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Posted: 3/16/2005 11:50:06 AM EST
[Last Edit: 3/16/2005 11:50:17 AM EST by Kimber_45]
I have done the 15 minute trigger job on another gun and I liked it. I took the hammer spring which I had clipped one of the sides like the job says and put it in my target AR. It made the 2-stage trigger feel even better. Would it hurt clipping the same spring on the 2-stage trigger? Just shooting BH and WWB HP so no M193 or nothing like that so not worried about having hard primers to ignite. Thanks for the help! Adam
Link Posted: 3/16/2005 7:33:58 PM EST
Anyone?
Link Posted: 3/16/2005 7:51:00 PM EST
[Last Edit: 3/16/2005 7:52:35 PM EST by WIZZO_ARAKM14]
I don't really know.

It should work, but I'm no expert.

I do know that I just basically ruined a RRA trigger with a Dremel this weekend

It still works, but it's just a single stage now, with no indication (in trigger pull) when the hammer will fall.

Whatever you do......DON'T TOUCH IT WITH A DREMEL!!!!!

Other than that, you should be fine.

WIZZO
Link Posted: 3/17/2005 6:24:58 PM EST
I have no experience with them, but from what i have read you are best to leave a RRA trigger as is. If its no big deal for you to order a new spring, give it a try and let us know how it goes. A spring is replacable, but dont grind on anything.
Link Posted: 3/17/2005 6:33:42 PM EST
Just polish the bearing surfaces with a buffing wheel and some jeweler's rouge (slowly) till they're shiny and slick.....you'll get a VERY smooth, clean break on a RRA...without screwing it up.
Link Posted: 3/17/2005 6:57:45 PM EST

Originally Posted By swingset:
Just polish the bearing surfaces with a buffing wheel and some jeweler's rouge (slowly) till they're shiny and slick.....you'll get a VERY smooth, clean break on a RRA...without screwing it up.



Me too.

I used a dremel and the polishing compound.

Link Posted: 3/17/2005 7:14:46 PM EST
[Last Edit: 3/17/2005 7:42:08 PM EST by CJan_NH]
The springs in your RRA trigger are already lighter than the standard springs in your stock triggers Kimber. Clipping the lightweight RRA hammer spring could very well lead to reliability issues, since you would be removing the extra margin of power necessary to *reliably* ignite all but the softest primers. The RRA springs have been specifically matched to the trigger, and they don't need to get any lighter. For what it's worth I tried a set of very light JP springs in one of my RRA two-stage triggers for experimentation purposes, and reliability went right into the toilet.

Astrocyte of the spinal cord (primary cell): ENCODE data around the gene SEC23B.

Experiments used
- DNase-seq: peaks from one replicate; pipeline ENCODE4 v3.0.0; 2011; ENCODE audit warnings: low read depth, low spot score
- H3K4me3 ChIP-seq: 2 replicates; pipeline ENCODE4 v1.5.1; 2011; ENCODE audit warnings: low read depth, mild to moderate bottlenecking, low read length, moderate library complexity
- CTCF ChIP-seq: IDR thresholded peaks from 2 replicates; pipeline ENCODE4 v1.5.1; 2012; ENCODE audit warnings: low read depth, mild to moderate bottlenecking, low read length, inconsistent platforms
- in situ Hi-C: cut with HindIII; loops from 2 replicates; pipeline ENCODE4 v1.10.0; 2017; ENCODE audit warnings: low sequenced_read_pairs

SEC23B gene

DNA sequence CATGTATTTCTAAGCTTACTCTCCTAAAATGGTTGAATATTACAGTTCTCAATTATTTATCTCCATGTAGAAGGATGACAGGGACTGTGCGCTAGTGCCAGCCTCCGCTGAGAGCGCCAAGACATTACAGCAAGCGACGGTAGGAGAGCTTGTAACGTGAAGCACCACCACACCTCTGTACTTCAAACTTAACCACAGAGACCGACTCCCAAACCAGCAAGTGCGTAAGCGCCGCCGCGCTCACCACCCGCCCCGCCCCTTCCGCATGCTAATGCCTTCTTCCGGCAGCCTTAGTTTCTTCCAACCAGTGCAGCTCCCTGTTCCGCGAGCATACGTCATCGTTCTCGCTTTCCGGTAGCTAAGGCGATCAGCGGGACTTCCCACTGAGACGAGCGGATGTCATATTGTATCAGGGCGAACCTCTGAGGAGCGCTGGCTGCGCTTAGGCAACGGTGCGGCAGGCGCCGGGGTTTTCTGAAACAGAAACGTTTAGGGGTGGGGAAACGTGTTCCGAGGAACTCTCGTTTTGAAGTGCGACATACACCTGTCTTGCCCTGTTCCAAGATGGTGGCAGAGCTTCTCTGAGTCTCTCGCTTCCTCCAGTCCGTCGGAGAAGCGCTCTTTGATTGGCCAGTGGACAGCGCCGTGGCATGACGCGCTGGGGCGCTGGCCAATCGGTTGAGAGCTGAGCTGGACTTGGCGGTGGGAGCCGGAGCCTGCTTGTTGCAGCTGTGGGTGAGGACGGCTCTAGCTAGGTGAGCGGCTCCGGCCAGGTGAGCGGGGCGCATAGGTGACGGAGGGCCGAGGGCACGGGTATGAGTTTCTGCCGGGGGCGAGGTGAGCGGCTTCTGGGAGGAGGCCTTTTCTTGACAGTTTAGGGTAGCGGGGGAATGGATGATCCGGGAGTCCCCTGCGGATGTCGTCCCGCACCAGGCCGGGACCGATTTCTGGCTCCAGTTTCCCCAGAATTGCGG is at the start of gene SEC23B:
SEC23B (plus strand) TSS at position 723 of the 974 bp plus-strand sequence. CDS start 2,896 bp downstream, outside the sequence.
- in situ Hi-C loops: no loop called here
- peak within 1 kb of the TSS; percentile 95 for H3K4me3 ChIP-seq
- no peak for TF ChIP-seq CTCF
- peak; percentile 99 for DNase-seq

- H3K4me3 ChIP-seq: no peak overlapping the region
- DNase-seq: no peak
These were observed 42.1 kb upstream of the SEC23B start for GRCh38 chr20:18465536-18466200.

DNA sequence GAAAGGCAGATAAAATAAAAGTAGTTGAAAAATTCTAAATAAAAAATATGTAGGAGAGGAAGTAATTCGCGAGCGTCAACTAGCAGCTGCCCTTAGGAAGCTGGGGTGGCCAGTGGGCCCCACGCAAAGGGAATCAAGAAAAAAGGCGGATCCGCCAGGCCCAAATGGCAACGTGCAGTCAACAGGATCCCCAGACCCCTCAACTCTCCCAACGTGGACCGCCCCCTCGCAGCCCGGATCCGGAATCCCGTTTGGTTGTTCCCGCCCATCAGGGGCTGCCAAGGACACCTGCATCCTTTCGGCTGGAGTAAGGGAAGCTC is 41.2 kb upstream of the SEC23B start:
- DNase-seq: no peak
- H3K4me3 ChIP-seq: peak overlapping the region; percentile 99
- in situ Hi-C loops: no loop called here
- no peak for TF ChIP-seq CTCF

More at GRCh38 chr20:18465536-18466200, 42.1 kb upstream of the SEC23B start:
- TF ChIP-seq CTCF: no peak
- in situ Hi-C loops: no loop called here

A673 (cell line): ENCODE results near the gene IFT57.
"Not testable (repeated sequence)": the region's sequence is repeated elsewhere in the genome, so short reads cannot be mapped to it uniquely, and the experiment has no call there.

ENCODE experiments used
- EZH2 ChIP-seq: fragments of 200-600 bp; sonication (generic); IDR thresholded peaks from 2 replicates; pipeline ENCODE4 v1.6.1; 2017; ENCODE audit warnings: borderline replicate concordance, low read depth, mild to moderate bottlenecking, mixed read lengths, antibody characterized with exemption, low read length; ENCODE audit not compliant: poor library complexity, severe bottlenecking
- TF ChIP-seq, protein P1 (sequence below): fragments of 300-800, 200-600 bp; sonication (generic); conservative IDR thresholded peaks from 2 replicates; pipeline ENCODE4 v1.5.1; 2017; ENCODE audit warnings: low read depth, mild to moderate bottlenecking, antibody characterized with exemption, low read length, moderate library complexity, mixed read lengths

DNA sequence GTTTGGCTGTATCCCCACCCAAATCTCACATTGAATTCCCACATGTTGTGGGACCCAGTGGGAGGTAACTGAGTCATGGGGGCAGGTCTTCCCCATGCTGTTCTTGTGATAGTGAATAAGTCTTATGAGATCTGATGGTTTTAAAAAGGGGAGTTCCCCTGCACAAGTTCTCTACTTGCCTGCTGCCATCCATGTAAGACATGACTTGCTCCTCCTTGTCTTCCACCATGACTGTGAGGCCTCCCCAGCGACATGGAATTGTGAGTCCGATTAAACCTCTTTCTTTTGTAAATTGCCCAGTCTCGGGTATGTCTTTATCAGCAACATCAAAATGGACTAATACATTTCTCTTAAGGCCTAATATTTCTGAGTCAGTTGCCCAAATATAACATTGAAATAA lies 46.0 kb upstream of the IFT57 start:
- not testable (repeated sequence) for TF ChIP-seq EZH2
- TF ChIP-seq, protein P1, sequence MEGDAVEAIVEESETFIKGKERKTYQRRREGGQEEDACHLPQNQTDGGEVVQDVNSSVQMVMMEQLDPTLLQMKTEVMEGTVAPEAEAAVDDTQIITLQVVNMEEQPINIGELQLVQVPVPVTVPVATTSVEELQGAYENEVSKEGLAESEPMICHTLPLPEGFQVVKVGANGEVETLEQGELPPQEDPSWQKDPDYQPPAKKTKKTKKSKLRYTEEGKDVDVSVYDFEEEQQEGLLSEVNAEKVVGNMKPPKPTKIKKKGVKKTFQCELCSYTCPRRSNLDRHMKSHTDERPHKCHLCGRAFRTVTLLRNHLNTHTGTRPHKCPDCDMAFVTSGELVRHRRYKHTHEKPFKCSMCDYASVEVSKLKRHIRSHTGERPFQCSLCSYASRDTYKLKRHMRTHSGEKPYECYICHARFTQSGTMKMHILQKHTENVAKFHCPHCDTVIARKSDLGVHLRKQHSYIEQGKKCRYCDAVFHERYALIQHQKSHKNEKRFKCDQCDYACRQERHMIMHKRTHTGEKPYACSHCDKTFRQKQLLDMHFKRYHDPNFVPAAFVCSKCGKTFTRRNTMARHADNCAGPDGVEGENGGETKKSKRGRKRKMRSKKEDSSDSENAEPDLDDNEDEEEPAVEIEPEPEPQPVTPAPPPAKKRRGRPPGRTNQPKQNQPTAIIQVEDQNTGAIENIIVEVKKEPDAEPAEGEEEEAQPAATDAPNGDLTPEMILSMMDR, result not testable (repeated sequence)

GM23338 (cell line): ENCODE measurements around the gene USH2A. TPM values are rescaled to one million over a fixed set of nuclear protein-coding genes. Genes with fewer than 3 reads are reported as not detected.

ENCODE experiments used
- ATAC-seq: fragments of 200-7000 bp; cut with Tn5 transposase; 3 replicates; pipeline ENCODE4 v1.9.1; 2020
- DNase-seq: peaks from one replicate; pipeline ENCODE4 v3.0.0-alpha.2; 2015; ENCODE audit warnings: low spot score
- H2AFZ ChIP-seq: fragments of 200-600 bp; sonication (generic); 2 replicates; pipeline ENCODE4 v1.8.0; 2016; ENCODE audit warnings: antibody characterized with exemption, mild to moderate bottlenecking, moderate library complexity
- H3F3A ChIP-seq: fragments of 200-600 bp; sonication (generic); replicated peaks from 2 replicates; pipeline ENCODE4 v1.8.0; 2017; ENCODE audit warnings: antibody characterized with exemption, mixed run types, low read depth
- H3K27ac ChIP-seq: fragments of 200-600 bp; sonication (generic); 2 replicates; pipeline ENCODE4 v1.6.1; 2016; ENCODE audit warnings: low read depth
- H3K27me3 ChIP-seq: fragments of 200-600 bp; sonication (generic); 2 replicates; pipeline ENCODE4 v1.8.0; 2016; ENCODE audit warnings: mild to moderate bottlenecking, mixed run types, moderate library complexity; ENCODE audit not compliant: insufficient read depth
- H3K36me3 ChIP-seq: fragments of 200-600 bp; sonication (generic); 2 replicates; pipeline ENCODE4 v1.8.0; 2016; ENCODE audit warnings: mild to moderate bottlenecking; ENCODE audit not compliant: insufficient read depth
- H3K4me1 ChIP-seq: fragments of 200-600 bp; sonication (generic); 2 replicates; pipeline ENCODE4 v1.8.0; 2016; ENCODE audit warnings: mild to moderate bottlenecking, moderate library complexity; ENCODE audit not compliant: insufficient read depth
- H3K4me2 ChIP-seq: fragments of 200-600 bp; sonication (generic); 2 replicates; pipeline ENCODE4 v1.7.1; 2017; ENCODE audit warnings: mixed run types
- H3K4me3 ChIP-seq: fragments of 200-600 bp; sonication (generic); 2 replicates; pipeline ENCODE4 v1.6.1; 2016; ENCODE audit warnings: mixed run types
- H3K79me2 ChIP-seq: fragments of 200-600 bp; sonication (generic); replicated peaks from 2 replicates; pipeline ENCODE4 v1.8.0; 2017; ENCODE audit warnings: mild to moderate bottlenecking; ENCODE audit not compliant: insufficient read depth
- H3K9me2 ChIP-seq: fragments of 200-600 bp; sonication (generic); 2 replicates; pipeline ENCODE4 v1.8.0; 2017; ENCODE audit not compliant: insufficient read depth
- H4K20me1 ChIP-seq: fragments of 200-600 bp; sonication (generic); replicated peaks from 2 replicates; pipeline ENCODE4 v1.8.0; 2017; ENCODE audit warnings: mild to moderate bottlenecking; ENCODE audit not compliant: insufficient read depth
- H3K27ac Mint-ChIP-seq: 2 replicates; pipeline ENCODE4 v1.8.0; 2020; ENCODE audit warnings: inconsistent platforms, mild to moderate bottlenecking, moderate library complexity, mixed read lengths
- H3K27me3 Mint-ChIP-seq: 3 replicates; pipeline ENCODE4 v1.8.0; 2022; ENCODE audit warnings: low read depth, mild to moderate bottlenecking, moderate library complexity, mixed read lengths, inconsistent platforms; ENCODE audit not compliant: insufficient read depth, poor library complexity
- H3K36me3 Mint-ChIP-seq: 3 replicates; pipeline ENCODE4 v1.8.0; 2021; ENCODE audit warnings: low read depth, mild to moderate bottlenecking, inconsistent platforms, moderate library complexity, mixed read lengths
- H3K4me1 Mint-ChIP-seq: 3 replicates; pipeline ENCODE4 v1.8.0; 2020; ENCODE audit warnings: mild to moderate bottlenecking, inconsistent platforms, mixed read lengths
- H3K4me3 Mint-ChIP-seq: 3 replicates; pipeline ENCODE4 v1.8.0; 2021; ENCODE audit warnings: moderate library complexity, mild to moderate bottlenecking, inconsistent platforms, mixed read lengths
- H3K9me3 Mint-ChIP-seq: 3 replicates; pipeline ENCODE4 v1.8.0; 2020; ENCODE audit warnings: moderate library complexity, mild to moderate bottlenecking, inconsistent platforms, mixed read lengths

As was stated above the best way to clean up your RRA two-stage is to *GENTLY* polish the engagement surfaces. Don't get medieval on it-less is more in this case-particularly if you get carried away and start to actually remove material.

Another quick and painless thing to do is to carefully secure your hammer and trigger pins in a drill chuck and then spin them lightly against a brillo pad to gently smooth them out and knock down any burrs. You don't want to spin them so hard that you strip away the anodizing. After doing one side of the pin flip it around to do the other side-then repeat with the second pin. You will be amazed at how smooth the surfaces will feel after you're done. This will translate into less hammer/trigger rotational friction, which will lend itself to smoother operation.

With a little bit of effort you can make your RRA two-stage glass rod crisp, without having to resort to cutting
Link Posted: 3/17/2005 7:31:38 PM EST
thanks for the responses! I did some polishing to the engagement surfaces. I will do a little more polishing.(not removing metal) Adam
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